New Year. New SEM Budgets. New Ideas.

2013 has come to a close, but with it, many new changes to the traditional Search Engine Marketing landscape have emerged. Google, in particular, has given us a bounty of new options for our SEM campaigns: enhanced campaigns, flexible bid strategies, Dynamic Product Ads, Remarketing Lists for Search Ads…seriously, I could continue, but I think you get the idea.

While not all of these campaign options are useful for all clients, or even manageable for all SEM professionals, the new year might be a great time for some of you to introduce some new SEM ideas to your advertisers. Below, I have taken a look at some of the new SEM ideas I’ll hopefully be incorporating into my accounts in 2014: what are some of yours?

 Remarketing Lists for Search Ads

As someone who has worked in both display & SEM advertising, this is particularly exciting to me. RLSAs will now allow you to utilize cookies being placed on users who visit your site within the search network. You now have the ability to target users that have already been to your website with different products or services; cross-promotional messaging, so to speak.

In regards to the practical application, let’s say you own a pizza restaurant that offers dinner specials, but is looking to increase its in-restaurant lunch service. A cookie placed on the browser of a converting dinner reservation would allow you to create a remarketing group with keywords focused purely on lunch service. If I were managing this campaign, I’d bid these keywords slightly higher for this subset of users, since they are already customers of the restaurant & potentially are just un-aware of the lunchtime service.

Review Extensions

Has your advertiser’s business received a good review in the Chicago Tribune or NY Times? Google is now offering a way to showcase this right within search results. Full information is available at Google. Personally I cannot wait to give this a try, as I believe there has to be some potential here for increased CTRs by including reviews from reputable, well-known sources.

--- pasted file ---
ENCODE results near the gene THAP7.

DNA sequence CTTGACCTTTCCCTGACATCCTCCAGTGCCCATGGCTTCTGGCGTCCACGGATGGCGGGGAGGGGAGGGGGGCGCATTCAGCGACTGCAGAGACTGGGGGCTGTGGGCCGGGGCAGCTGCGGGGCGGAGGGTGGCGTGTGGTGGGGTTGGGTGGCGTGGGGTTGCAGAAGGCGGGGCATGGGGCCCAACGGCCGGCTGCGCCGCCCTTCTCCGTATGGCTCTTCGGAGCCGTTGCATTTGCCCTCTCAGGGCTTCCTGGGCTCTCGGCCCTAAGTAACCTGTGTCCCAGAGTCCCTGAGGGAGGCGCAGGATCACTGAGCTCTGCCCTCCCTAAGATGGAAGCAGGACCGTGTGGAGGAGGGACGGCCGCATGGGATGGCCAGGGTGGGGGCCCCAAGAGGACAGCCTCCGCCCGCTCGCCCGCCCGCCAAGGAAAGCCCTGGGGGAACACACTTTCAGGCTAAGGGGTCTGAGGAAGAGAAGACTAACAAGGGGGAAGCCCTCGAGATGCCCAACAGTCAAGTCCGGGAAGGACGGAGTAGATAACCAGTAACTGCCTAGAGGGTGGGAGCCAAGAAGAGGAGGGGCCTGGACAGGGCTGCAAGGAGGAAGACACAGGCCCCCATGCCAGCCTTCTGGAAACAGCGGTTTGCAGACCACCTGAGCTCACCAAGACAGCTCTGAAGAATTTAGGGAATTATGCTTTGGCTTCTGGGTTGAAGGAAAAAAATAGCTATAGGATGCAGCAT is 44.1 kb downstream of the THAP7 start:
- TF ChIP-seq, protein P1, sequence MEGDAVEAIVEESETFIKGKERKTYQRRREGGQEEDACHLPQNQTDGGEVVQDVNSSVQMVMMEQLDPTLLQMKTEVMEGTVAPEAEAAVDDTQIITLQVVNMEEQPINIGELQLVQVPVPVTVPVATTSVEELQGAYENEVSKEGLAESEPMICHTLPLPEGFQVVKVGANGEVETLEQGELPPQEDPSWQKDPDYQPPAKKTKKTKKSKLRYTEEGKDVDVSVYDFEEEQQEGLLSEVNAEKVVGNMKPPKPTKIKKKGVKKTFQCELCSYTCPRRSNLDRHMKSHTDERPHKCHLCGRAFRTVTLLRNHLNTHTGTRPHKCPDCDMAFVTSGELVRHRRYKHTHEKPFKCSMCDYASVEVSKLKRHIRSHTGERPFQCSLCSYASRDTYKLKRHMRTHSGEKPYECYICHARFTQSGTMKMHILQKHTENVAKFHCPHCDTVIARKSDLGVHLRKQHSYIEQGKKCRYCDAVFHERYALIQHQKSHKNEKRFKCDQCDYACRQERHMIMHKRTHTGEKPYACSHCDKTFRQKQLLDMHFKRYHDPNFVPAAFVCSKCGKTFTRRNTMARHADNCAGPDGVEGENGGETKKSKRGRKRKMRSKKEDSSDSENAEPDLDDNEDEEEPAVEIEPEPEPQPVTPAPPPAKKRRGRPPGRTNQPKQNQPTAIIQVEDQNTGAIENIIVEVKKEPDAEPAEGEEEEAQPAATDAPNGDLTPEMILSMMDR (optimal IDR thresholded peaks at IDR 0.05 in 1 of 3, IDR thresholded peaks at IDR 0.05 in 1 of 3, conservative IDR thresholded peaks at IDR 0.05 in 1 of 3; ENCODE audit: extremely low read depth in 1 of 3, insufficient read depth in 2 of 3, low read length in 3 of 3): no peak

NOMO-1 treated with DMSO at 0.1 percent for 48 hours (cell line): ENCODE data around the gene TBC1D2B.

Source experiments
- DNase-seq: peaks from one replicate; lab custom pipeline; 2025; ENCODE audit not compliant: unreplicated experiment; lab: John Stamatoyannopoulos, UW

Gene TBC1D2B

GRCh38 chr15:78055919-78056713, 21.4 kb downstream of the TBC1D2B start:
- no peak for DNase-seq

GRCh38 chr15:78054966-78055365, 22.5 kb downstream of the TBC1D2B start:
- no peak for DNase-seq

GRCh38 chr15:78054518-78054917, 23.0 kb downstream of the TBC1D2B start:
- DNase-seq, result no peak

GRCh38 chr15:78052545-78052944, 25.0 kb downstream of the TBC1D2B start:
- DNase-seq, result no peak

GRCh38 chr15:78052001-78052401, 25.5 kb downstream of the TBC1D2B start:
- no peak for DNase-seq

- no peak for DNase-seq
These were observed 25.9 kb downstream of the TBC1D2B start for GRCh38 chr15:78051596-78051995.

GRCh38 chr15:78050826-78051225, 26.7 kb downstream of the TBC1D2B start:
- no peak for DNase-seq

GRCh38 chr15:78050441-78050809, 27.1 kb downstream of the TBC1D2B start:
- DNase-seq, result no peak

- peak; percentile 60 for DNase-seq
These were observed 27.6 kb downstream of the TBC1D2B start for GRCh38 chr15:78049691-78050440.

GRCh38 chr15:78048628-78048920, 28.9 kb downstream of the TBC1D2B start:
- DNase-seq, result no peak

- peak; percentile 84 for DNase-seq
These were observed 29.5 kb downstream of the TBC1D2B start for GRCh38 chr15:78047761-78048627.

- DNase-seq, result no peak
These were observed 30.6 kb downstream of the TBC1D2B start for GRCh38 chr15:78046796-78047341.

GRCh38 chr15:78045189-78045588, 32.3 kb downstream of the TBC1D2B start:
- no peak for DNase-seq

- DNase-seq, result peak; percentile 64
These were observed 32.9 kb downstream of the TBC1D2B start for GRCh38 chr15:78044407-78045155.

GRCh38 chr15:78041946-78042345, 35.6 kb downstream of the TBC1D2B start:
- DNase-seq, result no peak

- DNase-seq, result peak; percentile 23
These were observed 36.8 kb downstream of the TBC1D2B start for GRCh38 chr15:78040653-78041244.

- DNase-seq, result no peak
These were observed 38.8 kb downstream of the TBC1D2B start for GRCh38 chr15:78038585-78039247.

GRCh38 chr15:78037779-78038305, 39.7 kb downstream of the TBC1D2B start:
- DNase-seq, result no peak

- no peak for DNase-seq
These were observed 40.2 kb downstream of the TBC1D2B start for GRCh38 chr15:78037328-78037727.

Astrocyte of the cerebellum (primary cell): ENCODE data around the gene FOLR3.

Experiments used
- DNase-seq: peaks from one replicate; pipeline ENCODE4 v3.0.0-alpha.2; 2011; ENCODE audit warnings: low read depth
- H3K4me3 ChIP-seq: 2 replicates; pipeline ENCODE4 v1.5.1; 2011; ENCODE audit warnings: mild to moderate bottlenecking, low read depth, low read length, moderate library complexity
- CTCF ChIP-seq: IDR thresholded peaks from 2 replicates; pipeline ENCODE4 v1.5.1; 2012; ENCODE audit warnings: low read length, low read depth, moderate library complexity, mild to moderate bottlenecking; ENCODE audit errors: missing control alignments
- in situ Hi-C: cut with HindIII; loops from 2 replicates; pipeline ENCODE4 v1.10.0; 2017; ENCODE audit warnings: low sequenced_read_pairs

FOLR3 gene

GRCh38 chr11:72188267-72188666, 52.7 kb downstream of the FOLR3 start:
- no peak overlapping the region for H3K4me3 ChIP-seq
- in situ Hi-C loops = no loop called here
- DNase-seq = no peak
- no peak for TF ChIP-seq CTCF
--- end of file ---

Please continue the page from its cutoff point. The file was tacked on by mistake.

Similar Audiences & Affinity Groups

Similar Audiences, better known as Look-Alike Targeting by large data providers, is new to the Google Display Network, as are Affinity Groups. Both targeting options are based on data collected by Google (and, presumably, other Google data partners); Similar Audiences are largely composite make-ups of the audiences hitting remarketing and/or conversion tags placed on the advertiser’s site, while Affinity Groups are collections of users with a search or browsing history tied to a major product or service (such as Luxury Travelers or Auto Enthusiasts).

The great thing about the Google Display Network and these two options is that advertisers will not be charged for data costs, which is unusual in the display space. I would recommend taking advantage of both of these if you are using GDN; at the very least, Similar Audiences based on a conversion pixel should be able to bring in new audiences with relatively high conversion rates.

Enhanced & Flexible Bid Strategies

While I plan on getting into this more thoroughly in another post this month, these options essentially boil down to this: instead of a straight manual CPC bid on keywords, you can enable Google to adjust your bid to focus on:

  1. Max conversions (Conversion Optimizer)
  2. Max Clicks (typically, Auto Bid)
  3. A bidding test (Enhanced CPC)

All of these bid options have their ups & downs, but their availability alone does offer some new, free tools outside of SEM management platforms such as Kenshoo & DoubleClick.

Is anyone else already testing these that would like to share some results (high-level, client-anonymous of course)? I’d love to hear from people who have already put some of these tools into play, whether positive or negative.

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